Many school district officials and education leaders say Gov. Doug Ducey’s “Classrooms First” slogan and the oft-repeated boast that Arizona will spend more than ever on K-12 education next year are misleading and don’t reflect how budget cuts will affect schools in 2016.Read More »
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No one disputes that broadband is significantly lacking for Arizona’s remote schools, but the battle this legislative session is going to be who pays for it.Read More »
The cost per student for the new test to measure progress under Common Core is nearly 50 per cent more than the AIMS test, causing sticker shock among some lawmakers and advocates for the learning standards.Read More »
Funding Common Core was one of the few budget priorities Gov. Jan Brewer didn’t achieve last session, leaving school districts to carry out the new standards while still using old textbooks and materials.Read More »
Arizona women in a position to influence public policy in education are passionate about the programs they oversee and the students they guide, but inevitably it all comes down to money.Read More »
Groups representing teachers and public school districts filed suit on Monday against a new state voucher-style system for disabled students, alleging that the program violates constitutional bans on state aid for private and religious schools.Read More »
Some of Arizona’s loudest and most influential voices in education will be silenced in future elections due to a law aimed squarely at keeping the Arizona School Boards Association off the campaign trail.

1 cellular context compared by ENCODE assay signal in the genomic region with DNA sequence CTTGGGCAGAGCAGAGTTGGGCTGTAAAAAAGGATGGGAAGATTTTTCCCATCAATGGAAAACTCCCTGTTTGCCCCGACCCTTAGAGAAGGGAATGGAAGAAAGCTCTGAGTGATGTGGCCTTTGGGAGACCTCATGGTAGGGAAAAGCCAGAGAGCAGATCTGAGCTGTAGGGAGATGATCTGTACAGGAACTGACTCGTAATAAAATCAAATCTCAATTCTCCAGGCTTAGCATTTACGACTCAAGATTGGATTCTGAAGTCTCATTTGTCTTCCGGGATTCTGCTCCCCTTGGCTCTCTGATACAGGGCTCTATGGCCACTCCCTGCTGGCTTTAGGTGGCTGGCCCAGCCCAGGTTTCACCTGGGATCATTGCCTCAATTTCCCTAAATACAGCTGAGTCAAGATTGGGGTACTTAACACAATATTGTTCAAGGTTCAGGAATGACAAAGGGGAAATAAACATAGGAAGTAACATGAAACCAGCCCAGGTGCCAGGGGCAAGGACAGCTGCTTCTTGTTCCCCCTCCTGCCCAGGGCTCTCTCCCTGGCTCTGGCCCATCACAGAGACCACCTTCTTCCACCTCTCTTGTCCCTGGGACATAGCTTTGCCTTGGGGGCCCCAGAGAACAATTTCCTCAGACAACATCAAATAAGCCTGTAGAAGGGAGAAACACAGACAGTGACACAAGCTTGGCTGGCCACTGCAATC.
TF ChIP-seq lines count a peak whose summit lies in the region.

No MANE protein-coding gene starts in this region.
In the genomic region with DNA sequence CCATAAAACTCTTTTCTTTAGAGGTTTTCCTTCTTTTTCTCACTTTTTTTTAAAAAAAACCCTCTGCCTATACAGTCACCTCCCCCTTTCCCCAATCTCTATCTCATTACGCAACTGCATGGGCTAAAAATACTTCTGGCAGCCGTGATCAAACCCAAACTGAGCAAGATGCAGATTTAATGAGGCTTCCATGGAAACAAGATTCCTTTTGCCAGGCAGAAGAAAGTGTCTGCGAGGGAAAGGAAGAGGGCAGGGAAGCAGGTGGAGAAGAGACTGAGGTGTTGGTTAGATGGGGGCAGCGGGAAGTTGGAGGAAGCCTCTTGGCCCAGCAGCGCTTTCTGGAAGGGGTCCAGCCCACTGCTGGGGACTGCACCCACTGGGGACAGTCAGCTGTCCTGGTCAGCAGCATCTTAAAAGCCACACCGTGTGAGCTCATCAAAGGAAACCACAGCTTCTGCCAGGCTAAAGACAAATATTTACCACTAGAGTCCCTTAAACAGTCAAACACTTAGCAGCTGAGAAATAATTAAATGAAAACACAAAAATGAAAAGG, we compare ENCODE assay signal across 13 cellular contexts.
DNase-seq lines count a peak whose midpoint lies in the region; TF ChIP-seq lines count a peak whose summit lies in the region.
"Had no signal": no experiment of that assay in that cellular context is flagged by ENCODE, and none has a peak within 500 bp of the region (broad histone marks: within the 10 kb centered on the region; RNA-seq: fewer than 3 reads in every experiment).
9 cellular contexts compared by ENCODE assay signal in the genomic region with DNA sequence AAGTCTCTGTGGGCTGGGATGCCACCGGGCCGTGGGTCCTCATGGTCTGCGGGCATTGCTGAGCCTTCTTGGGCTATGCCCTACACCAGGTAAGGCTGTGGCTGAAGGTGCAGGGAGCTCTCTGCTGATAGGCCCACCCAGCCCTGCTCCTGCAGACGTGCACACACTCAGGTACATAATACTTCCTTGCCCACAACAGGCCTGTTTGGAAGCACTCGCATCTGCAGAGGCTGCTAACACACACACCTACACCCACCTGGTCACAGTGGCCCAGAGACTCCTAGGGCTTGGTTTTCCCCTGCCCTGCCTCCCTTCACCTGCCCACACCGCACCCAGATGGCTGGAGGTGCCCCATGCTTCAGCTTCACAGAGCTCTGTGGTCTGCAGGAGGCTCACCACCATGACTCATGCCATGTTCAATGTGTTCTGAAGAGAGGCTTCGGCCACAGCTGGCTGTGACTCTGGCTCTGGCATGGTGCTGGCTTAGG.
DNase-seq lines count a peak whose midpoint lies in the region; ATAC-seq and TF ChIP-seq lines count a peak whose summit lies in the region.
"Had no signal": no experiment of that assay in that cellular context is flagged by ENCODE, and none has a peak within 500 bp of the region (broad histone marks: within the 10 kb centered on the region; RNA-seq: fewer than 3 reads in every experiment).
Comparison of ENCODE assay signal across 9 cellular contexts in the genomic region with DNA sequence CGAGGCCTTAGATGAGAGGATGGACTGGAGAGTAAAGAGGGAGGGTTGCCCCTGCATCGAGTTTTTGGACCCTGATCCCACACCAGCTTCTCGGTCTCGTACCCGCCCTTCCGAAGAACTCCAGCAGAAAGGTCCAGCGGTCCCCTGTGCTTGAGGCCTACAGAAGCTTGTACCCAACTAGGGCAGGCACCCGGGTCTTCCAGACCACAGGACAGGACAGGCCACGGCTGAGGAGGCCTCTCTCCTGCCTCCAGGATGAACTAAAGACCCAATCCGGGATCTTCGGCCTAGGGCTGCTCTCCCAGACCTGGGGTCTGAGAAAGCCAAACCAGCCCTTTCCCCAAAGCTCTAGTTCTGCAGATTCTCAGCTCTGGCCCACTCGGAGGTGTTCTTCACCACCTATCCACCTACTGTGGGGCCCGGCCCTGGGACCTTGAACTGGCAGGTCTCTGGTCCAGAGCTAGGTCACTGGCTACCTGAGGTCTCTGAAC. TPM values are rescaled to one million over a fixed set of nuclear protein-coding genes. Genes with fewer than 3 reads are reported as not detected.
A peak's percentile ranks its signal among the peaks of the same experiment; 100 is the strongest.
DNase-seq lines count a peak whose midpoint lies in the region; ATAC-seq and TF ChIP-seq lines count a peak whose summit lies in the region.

In response to ASBA’s financial largesse during the 2010 cycle on a couple of ballot measures, the Legislature passed HB2002, which prohibits school districts from spending money for membership in any association that attempts to influence the outcome of an election.
Standing between lawmakers and millions of dollars in budget cuts to education are three letters - M-O-E. Since Arizona started drawing federal stimulus funds from the American Recovery and Reinvestment Act, some lawmakers have decried the maintenance-of-effort, or MOE, requirements for portions of the money.Read More »
If there's a message in the results of this month's school bond and budget override votes, the meaning is up for wide interpretation. The approval rate for overrides and bond issues requested by school districts on Nov. 2 was lower than the five-year average, leading some to conclude that the public's willingness to pay more taxes for education has decreased.Read More »
Legislative Republicans may have to reconcile themselves to at least one year of the state equalization property tax. It would be theoretically possible to repeal the tax retroactively during the next legislative session, so that property owners would be reimbursed for the taxes already paid under the equalization rate. But any lawmaker hoping to do so can expect fierce opposition from county treasurers.Read More »